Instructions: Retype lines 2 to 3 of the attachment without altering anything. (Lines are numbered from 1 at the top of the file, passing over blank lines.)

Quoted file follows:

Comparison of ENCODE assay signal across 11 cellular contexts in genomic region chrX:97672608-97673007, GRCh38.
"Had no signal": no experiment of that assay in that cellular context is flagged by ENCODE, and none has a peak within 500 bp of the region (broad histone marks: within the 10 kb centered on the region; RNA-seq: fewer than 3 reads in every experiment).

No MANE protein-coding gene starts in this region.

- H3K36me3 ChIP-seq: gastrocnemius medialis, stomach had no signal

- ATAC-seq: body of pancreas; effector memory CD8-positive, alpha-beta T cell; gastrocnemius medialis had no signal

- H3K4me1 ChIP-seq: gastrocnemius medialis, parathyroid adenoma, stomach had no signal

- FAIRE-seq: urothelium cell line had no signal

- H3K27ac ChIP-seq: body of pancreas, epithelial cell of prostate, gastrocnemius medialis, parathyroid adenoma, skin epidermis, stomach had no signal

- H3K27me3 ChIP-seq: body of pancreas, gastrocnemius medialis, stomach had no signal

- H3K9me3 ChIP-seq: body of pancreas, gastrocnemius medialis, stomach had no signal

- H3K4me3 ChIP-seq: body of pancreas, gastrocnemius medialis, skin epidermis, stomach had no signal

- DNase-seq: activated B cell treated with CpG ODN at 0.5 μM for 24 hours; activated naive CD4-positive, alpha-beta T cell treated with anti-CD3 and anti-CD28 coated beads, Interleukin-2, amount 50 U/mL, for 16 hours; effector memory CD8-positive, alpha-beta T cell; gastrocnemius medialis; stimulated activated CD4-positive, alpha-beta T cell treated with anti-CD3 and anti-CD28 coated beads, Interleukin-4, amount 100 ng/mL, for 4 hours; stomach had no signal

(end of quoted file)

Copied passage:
"Had no signal": no experiment of that assay in that cellular context is flagged by ENCODE, and none has a peak within 500 bp of the region (broad histone marks: within the 10 kb centered on the region; RNA-seq: fewer than 3 reads in every experiment).

No MANE protein-coding gene starts in this region.